Our delightful pattern seeking brains see something looping or repeating and we instantly ask, why? Why is this __unit__ repeating?

In the case of Kristen Schaal is a Horse…well… you should listen to this:

Kristen Schaal is a Horse on Radio Lab’s Loops Episode

Again, again, over and over – that’s when it starts to get interesting.

 

 

 

ABETARE – Petrit Halilaj

 

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ABETARE – Petrit Halilaj – Wallpaper installation, scans from a book

There was a special focus on the book, as an object and as inspiration, in this year’s Venetian Biennale di Arte. Christine Macel, Curator of the 57th International Art Exhibition, even referred to the nine main sections of the exhibition as chapters.  The Pavilion of Artists and Books, rooted in an exploration of artistic practice, opens with works that illustrate the continuum of  otium and negotium, idleness and action, the fits and starts of intuitive creative production.

The pavilion, there’s no physical separation between the conceptual pavilions they flow into each other room to room, highlights artists’ relationship with books and knowledge as both inspiration and object.

Halilaj’s piece is a deconstructed a book spread over the surface of a few walls.

A digitally printed wallpaper is made from images of pages from Halilaj’s childhood alphabet book. Ubiquitous across cultures, alphabet books are used to teach children the basics of language as well as a social behavior and norms, two kinds of knowledge imparted.

The original book was passed from family to family in an effort to protect cultural identity during a time of oppression and lack. Reproducing the pages in this way, across a wall, in ABETARE the information is disseminated all at once, urgently, as an announcement across the viewer field of vision. There is a radical nature to exposing information that was once passed hand to hand to avoid detection.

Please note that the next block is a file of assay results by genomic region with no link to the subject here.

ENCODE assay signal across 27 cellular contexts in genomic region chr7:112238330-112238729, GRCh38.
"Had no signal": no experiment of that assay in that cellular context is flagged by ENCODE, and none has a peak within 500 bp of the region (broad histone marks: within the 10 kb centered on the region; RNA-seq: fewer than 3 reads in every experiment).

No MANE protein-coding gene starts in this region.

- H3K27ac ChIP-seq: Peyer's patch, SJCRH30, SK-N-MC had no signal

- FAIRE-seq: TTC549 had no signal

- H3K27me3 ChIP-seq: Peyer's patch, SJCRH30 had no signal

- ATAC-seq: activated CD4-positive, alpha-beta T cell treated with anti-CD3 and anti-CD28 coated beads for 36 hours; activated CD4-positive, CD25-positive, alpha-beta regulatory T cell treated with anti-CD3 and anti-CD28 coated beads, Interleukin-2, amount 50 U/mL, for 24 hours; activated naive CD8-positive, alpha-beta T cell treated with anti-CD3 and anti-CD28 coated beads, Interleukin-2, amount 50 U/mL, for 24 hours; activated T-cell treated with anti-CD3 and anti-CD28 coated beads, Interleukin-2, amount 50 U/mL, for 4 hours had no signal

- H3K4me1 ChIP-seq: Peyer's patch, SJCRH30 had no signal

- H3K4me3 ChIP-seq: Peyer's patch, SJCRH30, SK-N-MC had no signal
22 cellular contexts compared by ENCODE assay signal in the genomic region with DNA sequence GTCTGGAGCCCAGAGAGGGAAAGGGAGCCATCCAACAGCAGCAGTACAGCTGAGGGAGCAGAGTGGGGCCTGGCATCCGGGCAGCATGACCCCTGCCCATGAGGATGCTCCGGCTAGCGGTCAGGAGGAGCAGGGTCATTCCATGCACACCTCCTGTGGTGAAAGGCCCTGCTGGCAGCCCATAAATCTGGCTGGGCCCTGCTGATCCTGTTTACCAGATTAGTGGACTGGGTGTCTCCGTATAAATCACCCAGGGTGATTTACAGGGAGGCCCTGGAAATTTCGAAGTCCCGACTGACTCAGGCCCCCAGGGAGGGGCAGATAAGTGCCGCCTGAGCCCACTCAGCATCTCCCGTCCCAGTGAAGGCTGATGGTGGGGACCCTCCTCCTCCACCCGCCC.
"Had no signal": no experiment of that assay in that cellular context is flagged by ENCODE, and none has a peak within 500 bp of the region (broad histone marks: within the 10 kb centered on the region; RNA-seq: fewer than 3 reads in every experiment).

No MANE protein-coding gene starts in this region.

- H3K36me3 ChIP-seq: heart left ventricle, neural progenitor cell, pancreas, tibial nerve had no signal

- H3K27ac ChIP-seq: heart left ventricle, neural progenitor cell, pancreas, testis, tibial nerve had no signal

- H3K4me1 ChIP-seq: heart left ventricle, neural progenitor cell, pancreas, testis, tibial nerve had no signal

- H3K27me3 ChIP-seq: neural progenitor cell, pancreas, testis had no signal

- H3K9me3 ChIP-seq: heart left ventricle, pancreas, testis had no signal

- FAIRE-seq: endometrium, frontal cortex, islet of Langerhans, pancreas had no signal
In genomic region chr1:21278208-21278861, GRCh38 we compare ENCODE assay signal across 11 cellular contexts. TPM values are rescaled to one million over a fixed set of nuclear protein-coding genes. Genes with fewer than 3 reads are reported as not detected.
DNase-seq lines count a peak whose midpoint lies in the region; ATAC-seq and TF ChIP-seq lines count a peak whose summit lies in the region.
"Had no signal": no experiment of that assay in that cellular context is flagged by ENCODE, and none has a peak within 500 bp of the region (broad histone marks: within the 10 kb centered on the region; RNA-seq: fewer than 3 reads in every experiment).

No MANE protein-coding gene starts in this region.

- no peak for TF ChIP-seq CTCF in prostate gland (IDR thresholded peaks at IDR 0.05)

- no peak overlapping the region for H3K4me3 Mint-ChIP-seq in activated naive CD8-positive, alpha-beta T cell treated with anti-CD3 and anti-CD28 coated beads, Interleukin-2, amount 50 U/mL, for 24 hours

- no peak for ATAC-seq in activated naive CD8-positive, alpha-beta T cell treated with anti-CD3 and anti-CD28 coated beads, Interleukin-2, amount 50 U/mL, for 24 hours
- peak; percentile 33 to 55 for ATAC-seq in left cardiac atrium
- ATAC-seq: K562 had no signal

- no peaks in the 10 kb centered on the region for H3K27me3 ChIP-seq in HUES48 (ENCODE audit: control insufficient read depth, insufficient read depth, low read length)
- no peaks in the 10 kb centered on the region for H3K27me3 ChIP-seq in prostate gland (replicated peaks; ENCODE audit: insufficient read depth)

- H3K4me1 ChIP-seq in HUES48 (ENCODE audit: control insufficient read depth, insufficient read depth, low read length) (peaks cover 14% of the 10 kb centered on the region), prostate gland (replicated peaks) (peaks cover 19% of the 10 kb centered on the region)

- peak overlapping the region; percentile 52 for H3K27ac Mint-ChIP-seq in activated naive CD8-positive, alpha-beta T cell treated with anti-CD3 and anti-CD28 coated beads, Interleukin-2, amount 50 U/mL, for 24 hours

The images are printed on a plasticky vinyl maybe, self adhered to the wall. The all-over-ness and encompassing environment is disrupted only by the work’s location in a hallway to the bathroom.

Again, again, over and over – that’s when it starts to get interesting.

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Dear John

“Schoenberg said that everything is repetition – even variation. On the other hand, we can say that repetition doesn’t exist, that two leaves of the same plant are not repetitions of each other but are unique. Or two bricks on the building across the street are different. And when we examine them closely, we see that they are indeed different in some respect, if only in the respect of how they receive light, because they are at different points in space. In other words, repetition really has to do with how we think. And we can’t think either that things are being repeated or that they are not being repeated. If we think that things are being repeated, it is generally because we don’t pay attention to all of the details. But if we pay attention as though we were looking through a microscope to all of the details, we see that there is no such thing as repetition.”   —  John Cage

 

Oh, John.